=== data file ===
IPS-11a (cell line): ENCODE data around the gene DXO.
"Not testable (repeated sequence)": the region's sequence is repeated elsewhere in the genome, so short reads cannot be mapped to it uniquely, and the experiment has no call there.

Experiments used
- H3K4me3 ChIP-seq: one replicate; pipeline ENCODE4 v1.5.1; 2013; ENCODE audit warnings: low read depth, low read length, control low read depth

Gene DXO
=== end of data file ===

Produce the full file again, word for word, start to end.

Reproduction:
IPS-11a (cell line): ENCODE data around the gene DXO.
"Not testable (repeated sequence)": the region's sequence is repeated elsewhere in the genome, so short reads cannot be mapped to it uniquely, and the experiment has no call there.

Experiments used
- H3K4me3 ChIP-seq: one replicate; pipeline ENCODE4 v1.5.1; 2013; ENCODE audit warnings: low read depth, low read length, control low read depth

Gene DXO